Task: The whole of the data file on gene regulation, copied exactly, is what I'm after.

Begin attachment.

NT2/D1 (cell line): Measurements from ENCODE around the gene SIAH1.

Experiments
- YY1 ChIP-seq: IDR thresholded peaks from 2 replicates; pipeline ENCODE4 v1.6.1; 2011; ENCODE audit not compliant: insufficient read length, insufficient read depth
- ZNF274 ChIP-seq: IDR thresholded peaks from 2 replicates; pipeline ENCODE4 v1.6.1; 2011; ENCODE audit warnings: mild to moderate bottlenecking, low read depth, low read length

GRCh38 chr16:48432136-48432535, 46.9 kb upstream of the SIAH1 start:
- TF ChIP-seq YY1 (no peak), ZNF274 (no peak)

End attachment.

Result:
NT2/D1 (cell line): Measurements from ENCODE around the gene SIAH1.

Experiments
- YY1 ChIP-seq: IDR thresholded peaks from 2 replicates; pipeline ENCODE4 v1.6.1; 2011; ENCODE audit not compliant: insufficient read length, insufficient read depth
- ZNF274 ChIP-seq: IDR thresholded peaks from 2 replicates; pipeline ENCODE4 v1.6.1; 2011; ENCODE audit warnings: mild to moderate bottlenecking, low read depth, low read length

GRCh38 chr16:48432136-48432535, 46.9 kb upstream of the SIAH1 start:
- TF ChIP-seq YY1 (no peak), ZNF274 (no peak)